Who experiences
family violence

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Anyone can experience family violence.

Most family violence is perpetrated by men, against women

Data shows that family violence is predominantly perpetrated by men against women and children within intimate partner relationships and immediate family contexts 1 .

  • Approximately one in four women has experienced intimate partner violence, compared to one in 13 men.
  • More than one in three Australians has experienced violence by a male perpetrator since the age of 15 (36 per cent or 6.7 million), compared to one in ten by a female perpetrator (11 per cent or 2 million) (ABS, 2016)

While most people who experience family violence are women, it can impact anyone

Research undertaken by the Australian Institute of Health and Welfare found that the groups of people most impacted by family violence are:

  • younger women
  • children
  • older people
  • people with disability
  • people from culturally and linguistically diverse backgrounds (including people with temporary residency status)
  • LGBTIQA+ people
  • people in rural and remote communities
  • people with mental health issues and/or substance misuse problems
  • people from socioeconomically disadvantaged areas
  • Aboriginal and Torres Strait Islander peoples.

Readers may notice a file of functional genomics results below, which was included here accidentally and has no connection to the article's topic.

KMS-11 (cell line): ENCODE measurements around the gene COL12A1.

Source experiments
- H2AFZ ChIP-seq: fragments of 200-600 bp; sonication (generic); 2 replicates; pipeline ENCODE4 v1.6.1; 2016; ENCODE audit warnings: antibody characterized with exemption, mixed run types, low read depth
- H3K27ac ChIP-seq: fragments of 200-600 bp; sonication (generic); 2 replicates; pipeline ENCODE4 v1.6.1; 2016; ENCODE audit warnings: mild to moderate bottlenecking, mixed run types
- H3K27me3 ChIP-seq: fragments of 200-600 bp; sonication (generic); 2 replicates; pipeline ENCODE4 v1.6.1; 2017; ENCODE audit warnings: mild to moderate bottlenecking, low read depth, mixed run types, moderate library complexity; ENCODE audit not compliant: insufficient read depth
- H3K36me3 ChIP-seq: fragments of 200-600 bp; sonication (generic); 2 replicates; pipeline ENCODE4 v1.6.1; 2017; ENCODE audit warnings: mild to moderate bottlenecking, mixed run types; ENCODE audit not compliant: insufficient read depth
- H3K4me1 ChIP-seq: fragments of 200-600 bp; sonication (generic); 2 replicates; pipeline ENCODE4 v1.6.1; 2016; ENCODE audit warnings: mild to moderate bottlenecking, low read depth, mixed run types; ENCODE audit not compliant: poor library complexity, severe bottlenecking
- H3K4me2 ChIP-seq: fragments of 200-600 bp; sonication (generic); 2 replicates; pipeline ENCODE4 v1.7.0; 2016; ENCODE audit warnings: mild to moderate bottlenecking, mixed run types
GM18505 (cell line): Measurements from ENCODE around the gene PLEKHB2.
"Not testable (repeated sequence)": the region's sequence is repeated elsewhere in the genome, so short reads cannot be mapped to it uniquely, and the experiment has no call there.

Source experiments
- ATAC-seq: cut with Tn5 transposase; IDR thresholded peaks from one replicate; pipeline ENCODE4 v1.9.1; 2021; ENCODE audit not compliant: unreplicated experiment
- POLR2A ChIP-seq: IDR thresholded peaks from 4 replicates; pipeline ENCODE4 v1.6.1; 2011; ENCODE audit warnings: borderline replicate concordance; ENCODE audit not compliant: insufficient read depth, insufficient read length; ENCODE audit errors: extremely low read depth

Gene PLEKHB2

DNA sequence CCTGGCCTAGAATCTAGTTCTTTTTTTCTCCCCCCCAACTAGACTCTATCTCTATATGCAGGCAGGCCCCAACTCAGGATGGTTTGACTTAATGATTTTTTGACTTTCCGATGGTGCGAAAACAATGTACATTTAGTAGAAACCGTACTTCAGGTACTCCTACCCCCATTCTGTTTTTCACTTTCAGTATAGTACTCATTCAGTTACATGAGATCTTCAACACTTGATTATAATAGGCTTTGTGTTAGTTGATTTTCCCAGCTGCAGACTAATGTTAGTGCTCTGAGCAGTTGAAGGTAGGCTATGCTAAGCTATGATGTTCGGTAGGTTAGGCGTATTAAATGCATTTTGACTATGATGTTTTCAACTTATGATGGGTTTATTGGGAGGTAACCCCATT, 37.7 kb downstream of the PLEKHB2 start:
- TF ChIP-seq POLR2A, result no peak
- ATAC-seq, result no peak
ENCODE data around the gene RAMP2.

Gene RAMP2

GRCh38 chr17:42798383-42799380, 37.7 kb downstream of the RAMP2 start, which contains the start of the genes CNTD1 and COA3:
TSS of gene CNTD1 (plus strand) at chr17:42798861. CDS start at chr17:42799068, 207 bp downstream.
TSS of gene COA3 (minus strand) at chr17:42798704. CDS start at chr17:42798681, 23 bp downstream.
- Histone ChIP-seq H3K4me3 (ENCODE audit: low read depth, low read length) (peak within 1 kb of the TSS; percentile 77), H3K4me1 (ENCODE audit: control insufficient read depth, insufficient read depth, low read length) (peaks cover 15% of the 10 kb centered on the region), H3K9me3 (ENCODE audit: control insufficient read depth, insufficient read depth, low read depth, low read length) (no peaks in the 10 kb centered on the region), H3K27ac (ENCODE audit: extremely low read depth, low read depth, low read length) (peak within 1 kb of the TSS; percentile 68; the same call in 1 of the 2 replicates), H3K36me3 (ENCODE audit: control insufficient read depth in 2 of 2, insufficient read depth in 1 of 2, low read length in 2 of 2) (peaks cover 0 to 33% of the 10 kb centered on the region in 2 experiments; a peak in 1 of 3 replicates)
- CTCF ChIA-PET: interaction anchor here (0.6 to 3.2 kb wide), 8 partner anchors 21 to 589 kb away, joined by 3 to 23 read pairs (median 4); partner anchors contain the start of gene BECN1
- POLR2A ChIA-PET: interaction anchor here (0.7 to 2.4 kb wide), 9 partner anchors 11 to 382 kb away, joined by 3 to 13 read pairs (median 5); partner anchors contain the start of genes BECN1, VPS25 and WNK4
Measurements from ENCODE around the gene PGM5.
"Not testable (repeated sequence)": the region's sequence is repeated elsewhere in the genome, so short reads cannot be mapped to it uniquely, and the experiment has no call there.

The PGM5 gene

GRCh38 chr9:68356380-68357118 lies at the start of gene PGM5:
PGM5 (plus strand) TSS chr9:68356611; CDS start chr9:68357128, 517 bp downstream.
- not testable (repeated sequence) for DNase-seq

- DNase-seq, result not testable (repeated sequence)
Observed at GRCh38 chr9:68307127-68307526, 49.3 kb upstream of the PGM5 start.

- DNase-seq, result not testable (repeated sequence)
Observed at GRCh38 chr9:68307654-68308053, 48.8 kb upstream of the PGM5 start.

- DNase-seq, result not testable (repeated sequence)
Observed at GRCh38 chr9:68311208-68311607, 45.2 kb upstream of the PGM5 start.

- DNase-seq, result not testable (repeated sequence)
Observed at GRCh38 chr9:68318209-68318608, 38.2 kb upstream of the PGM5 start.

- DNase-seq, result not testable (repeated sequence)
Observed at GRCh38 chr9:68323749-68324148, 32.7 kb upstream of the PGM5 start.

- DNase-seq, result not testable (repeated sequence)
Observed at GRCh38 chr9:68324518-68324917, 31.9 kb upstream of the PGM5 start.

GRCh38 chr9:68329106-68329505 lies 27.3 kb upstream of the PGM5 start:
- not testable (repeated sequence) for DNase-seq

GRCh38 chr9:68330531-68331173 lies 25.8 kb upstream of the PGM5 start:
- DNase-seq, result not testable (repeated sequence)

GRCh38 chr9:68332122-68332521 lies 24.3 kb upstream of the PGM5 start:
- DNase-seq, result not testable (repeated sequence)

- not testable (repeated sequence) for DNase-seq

Because of social inequality and discrimination, some groups of people experience significantly higher rates of violence generally, including family violence. There are high rates of family violence perpetrated against women in the sex work industry and women who have been criminalised (Royal Commission into Family Violence, 2016). Emerging evidence also shows that the rates of intimate partner violence within same-sex relationships are as high as the rates experienced by cisgender women in heterosexual relationships, and possibly higher for bisexual, transgender and gender diverse people2. Aboriginal women are 32 times more likely than other women to be hospitalised and 10 times more likely to die from violent assault. Women and girls with disabilities are twice as likely to experience violence as those without disabilities (Family Safety Victoria, 2020).

Men’s experiences of family violence

People of all genders and ages have different experiences as victims of family violence. The Victorian Royal Commission into Family Violence acknowledged that men are more likely than women to be the perpetrators of family violence in intimate partner relationships, but can also be victims of family violence. Men can also be victims of violence when they are children or as older people, and violence can be used against them by adolescent or adult children, siblings and other family members.

The data suggests that responses seeking to address the highest risks to men (including homicide) should focus on the risk posed by parents, siblings and other family members, rather than by female intimate partners (Royal Commission into Family Violence, 2016).

  1. Australian Institute of Health and Welfare, 2019; Australia’s National Research Organisation for Women’s Safety, 2018; Diemer, K. (2015). ABS Personal Safety Survey: Additional analysis on relationship and sex of perpetrator. Documents and working papers, Research on violence against women and children. Melbourne, Vic: University of Melbourne
  2. Our Watch & GLHV@ARCSHS (2017). Note: the rate of family violence for people with an intersex variation is as yet unknown.


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